Yesterday I rode the Summits of Bothell. Like its more popular cousin to the south, S (I'm not a big fan of "cute" acronyms so I'm not going to use it...) is a ride focused around hills, originally 7 but now 8 in a bid to outdo the competition.
Their other bid to outdo the competition is in steepness. The advertisement sheet says two very troubling things. The first is an offhand comment about equipment:
Triple cranks and <24" low gear highly recommended as well as beefy brakes
24" refers to "gear inches", a measure of how far your bike moves forward for each pedal revolution. An average "riding on the flat" gearing for me is something like a 42-17 (teeth on the front/teeth on the rear), which is about 67 gear inches. My lowest gear (with my 12-27 rear cassette), is 30 gear inches. 24 gear inches is very low.
The second comment is a list of the hills:
Ascents - 14% (2), 16% (3), 18% (1).
Though I run a site for bicycle climbs, I am not a climbing specialist. But I have done some steep stuff. 10% is steep. 15% is painfully steep, and above that is just crazy.
But I've survived the Zoo multiple times, so I know what it takes to get up those kinds of hills. And I'm doing the Mountain 100 km Populaire in September, which includes the zoo (and other such climbs), so I need the practice at the steeps.
In other words, my strategy is sound.
My tactical decisions, however, are fairly suspect. I'm riding with a few friends, but what I've forgotten is that rides like this are self-selecting - the people that show up are the ones that can *climb*. I have at least 25 pounds on all of these guys, and at 170 pounds on my 6'2" frame, I'm not carrying a lot of weight.
Franklin doesn't ride that much more than me, but is strong on the flats and fast up the hills. He "went on a long run" yesterday.
Steve is riding his steel Colnago. Steve is scary fit - on our group rides, he'll just be talking to you at the bottom of a climb near the back of the group, and then he'll just ride past everybody on the ascent. He "rode 120 miles" yesterday. That is not a good sign, it's a sign that I'm out of my league. Anybody who rides 120 miles on Saturday and then shows up for a pain-fest on Sunday is to be watched.
And finally, we have Joe. Joe has focused in on the ride guarantee - "If not completely satisfied, you can ride the course a second time for FREE!"
He is planning on taking them up on that.
The start is very low key. A sign-in table, where you get a map (this is the 2005 map, and doesn't show the 8th hill up Hollyhills drive) and a T-shirt (included in the $25 fee). Some water and sports drink, and that's about it. And there are only about 20 people milling around. A nice change from the 3000 people that do flying wheels and the 9000 that do STP.
We head out to the first hill (Hollyhills), and ride up it. I start slow at the bottom, but stay about 10 seconds behind the group. It's fairly easy - 7%-8%, and I can compete on those grades. The group crests the top, circles once as I crest, and we descend down. One down.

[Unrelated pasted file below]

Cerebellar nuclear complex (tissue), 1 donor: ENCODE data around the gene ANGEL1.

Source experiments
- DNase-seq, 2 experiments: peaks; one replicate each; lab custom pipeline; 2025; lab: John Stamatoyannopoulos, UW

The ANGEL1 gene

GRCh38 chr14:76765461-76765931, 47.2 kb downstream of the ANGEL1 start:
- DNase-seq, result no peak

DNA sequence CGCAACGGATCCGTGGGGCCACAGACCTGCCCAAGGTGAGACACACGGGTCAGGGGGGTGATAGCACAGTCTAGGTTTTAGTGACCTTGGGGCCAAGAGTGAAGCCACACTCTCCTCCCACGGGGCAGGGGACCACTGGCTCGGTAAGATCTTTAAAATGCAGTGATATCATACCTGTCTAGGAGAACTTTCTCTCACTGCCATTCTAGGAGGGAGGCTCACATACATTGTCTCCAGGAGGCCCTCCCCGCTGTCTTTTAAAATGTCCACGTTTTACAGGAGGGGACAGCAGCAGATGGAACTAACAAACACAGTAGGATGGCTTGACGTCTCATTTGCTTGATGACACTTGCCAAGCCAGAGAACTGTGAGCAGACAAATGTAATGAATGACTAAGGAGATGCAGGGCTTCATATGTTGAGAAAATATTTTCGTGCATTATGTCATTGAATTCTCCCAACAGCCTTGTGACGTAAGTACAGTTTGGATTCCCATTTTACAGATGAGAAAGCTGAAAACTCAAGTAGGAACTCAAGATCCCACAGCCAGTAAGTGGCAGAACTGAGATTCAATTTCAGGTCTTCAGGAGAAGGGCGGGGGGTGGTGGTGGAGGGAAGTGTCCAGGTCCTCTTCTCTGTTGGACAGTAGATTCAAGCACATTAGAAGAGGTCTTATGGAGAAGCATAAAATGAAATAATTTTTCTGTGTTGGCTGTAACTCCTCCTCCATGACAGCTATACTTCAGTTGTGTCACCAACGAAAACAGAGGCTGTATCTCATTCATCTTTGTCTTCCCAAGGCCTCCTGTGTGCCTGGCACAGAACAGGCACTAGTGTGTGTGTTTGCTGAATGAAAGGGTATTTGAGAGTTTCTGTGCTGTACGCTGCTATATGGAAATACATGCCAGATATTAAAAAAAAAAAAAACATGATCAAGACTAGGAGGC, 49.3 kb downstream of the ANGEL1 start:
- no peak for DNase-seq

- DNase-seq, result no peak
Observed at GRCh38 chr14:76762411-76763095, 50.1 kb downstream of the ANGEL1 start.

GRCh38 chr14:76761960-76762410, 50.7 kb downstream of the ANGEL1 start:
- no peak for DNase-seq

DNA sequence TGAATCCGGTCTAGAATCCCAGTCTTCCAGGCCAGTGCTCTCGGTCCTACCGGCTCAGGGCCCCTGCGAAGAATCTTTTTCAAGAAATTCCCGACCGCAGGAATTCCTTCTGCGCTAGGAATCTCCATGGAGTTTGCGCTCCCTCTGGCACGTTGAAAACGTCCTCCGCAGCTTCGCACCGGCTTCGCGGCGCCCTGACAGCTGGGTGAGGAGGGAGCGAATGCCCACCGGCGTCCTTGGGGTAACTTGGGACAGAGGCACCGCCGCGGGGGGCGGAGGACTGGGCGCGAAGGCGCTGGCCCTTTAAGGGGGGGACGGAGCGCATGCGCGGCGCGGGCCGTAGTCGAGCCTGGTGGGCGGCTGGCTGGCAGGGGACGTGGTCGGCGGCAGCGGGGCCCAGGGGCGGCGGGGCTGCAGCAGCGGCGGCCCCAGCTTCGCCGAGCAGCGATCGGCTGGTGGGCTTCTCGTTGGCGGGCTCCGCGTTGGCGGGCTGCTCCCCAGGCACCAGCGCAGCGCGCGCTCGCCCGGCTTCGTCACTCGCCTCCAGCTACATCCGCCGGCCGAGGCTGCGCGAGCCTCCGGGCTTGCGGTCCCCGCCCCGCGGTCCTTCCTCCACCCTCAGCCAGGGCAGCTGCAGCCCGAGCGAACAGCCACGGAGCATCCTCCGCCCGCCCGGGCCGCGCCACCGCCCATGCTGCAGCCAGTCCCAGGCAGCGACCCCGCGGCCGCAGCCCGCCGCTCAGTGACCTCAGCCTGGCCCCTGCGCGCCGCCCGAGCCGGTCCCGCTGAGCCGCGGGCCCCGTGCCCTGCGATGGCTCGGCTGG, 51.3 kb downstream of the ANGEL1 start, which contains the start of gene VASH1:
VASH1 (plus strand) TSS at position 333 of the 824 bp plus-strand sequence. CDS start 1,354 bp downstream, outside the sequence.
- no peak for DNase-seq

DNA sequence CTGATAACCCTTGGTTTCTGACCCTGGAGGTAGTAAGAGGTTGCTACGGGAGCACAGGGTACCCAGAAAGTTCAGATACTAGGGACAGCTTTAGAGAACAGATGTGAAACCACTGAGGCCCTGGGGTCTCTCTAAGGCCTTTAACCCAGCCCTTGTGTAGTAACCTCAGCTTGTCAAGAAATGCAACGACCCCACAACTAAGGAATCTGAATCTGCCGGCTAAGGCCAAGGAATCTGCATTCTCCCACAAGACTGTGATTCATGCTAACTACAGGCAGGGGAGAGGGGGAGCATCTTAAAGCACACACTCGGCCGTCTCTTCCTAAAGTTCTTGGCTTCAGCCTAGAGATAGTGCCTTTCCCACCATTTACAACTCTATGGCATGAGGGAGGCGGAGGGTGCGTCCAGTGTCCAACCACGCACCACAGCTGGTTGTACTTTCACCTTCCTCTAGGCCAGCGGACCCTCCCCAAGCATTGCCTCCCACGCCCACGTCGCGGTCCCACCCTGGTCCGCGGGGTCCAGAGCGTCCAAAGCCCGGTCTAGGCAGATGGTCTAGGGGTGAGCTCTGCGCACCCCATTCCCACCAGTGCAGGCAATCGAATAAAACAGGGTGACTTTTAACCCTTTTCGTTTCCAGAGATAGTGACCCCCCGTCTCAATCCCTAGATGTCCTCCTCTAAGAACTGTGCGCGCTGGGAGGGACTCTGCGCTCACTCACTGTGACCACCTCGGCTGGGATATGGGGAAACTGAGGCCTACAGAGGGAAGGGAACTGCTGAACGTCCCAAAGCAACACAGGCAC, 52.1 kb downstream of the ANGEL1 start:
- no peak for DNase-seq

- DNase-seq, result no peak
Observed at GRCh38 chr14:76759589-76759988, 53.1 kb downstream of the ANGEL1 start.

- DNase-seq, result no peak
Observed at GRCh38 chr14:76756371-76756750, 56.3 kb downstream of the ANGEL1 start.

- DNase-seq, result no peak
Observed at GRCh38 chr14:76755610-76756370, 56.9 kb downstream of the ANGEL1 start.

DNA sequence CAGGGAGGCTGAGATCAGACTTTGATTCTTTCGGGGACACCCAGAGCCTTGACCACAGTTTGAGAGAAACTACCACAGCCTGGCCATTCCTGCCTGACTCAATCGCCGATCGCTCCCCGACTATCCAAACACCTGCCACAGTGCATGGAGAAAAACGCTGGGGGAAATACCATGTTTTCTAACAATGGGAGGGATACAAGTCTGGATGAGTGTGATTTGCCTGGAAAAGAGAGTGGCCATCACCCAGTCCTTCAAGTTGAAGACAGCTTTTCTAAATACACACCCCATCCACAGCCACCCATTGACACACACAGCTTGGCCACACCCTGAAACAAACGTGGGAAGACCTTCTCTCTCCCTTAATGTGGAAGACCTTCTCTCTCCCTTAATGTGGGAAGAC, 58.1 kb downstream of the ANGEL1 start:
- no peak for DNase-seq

The second hill (Bloomberg) is a different story. It starts at around 10%, the group gaps me, and then it kicks up to about 13%, and the gap grows. And then it gets steep - 16% (ish) for the last half block.
At this point, I part ways with the group. This is a very good thing - I killed myself on the southern cousin by trying to stay with this same group.
The next three hills - Beckstrom, Nike, and Westhill - blend together. They're steep, I ride up them trying to keep my HR in the low 150s. The day is perfect, and I talk to the very few riders I run into as we ride between hills.
Which takes us to Finn Hill. I've climbed this hill a few times, but never in this direction. This hills is probably the steepest one of the ride. I ride slow (around 4MPH), but manage to get up it in one piece without having to tack back and forth across the hill. This is the only place I see people walking.
Norway hill is next, but it's Norway from the South side, the easy way up, then Brickyard Road, and back to the finish, my finish-line ice cream, and my Costco cookie.
I don't have my full stats, but I do know my average speed was 13.4 MPH. There are no real flats on this ride, and there are a lot of stop signs and traffic lights, so don't expect to be pace-lining it.
Discounting the considerable amount of pain involved in the climbs, this was a very enjoyable ride - I liked it more than its smaller cousin. Very low key - the rest stops were very tiny but with great volunteers, cold water and the right food. And they had some cookies at the end of the ride, when you really want something solid. The course markings were all great.
I do have one small complaint with the signage. When I'm climbing, it's nice to know how to mashall my effort, and to do that I need to know when the pain will end. On several of the climbs, you'll finish the really steep section, and then ride at least half a mile on gentle slopes or rolling terrain to get to the "summit". Delaying the signage until that point diminishes the feeling of accomplishment at finishing the steep section, and makes you think there's more steep. I think Norway is the only exception, where the climb finishes right at the top.
It also makes the stats seem weird. Bloomberg hill is 440' high at the true summit, but the climb distance is perhaps 7000 feet, giving it a gradient of only about 6%. But the section on 240th gains 230 feet in 1770 feet, putting it right at 13%, and that's the average for that section, not the max.
It would be nice to have an indication of the steeps on the map (perhaps with some beads of sweat on the route), and a sign that says, "Pain lessens" at the end of each steep section.
I was going to suggest that they get a real website, but that would encourage more riders to participate...